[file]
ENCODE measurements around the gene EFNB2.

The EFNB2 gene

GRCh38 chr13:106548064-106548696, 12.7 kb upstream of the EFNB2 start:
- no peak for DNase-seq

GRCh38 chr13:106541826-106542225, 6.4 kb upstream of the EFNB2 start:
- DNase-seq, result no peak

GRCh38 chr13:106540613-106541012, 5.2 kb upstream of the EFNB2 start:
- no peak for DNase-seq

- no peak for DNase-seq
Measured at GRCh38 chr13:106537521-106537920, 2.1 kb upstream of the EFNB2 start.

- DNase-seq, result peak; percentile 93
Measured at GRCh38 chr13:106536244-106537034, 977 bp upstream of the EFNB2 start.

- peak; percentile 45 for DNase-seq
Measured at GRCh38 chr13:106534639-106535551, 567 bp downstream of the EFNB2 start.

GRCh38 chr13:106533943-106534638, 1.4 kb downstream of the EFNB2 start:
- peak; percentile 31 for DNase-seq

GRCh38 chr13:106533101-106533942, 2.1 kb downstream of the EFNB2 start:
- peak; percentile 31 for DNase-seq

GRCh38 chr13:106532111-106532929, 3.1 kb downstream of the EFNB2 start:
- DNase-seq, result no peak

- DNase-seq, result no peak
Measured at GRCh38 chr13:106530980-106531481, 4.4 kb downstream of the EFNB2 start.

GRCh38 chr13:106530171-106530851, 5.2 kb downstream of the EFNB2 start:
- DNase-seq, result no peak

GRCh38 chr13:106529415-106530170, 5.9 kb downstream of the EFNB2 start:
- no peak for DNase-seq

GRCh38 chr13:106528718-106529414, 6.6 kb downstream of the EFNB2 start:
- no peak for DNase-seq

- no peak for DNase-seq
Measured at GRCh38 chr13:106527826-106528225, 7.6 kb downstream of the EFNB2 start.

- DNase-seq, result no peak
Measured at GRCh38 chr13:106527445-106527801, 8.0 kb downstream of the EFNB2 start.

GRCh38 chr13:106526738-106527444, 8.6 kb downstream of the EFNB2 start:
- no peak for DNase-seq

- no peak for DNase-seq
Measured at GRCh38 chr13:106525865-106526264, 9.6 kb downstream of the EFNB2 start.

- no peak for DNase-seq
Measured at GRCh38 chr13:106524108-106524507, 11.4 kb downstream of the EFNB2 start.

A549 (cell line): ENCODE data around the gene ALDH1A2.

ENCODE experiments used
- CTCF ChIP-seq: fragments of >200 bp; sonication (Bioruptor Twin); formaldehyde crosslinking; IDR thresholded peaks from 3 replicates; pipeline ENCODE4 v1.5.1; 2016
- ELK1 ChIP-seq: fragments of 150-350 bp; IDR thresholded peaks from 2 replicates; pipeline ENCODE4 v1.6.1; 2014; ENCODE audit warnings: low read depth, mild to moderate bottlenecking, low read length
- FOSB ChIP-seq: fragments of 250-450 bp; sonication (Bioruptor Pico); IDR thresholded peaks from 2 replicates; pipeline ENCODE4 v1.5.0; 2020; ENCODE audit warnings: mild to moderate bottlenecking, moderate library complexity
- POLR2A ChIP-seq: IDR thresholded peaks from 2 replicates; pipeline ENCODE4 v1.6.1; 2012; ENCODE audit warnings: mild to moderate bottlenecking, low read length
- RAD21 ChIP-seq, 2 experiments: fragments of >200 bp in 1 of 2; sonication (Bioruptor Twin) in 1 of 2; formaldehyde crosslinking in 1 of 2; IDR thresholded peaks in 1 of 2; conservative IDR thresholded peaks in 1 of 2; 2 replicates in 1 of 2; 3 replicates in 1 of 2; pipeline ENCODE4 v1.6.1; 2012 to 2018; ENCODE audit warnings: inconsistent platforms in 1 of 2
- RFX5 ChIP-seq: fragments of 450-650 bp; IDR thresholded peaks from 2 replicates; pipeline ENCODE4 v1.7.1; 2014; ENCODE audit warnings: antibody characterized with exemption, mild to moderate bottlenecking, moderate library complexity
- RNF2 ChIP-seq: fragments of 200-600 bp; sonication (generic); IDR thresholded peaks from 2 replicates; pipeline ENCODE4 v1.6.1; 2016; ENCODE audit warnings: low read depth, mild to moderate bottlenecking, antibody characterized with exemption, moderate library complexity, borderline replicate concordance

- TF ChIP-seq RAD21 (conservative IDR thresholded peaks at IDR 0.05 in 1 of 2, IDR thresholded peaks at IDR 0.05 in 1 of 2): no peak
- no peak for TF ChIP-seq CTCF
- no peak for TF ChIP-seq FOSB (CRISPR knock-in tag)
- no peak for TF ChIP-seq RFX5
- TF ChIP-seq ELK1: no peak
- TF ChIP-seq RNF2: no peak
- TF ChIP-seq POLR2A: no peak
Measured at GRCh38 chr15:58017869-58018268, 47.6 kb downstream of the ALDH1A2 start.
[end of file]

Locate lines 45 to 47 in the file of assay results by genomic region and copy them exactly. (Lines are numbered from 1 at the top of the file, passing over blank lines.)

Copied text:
- RAD21 ChIP-seq, 2 experiments: fragments of >200 bp in 1 of 2; sonication (Bioruptor Twin) in 1 of 2; formaldehyde crosslinking in 1 of 2; IDR thresholded peaks in 1 of 2; conservative IDR thresholded peaks in 1 of 2; 2 replicates in 1 of 2; 3 replicates in 1 of 2; pipeline ENCODE4 v1.6.1; 2012 to 2018; ENCODE audit warnings: inconsistent platforms in 1 of 2
- RFX5 ChIP-seq: fragments of 450-650 bp; IDR thresholded peaks from 2 replicates; pipeline ENCODE4 v1.7.1; 2014; ENCODE audit warnings: antibody characterized with exemption, mild to moderate bottlenecking, moderate library complexity
- RNF2 ChIP-seq: fragments of 200-600 bp; sonication (generic); IDR thresholded peaks from 2 replicates; pipeline ENCODE4 v1.6.1; 2016; ENCODE audit warnings: low read depth, mild to moderate bottlenecking, antibody characterized with exemption, moderate library complexity, borderline replicate concordance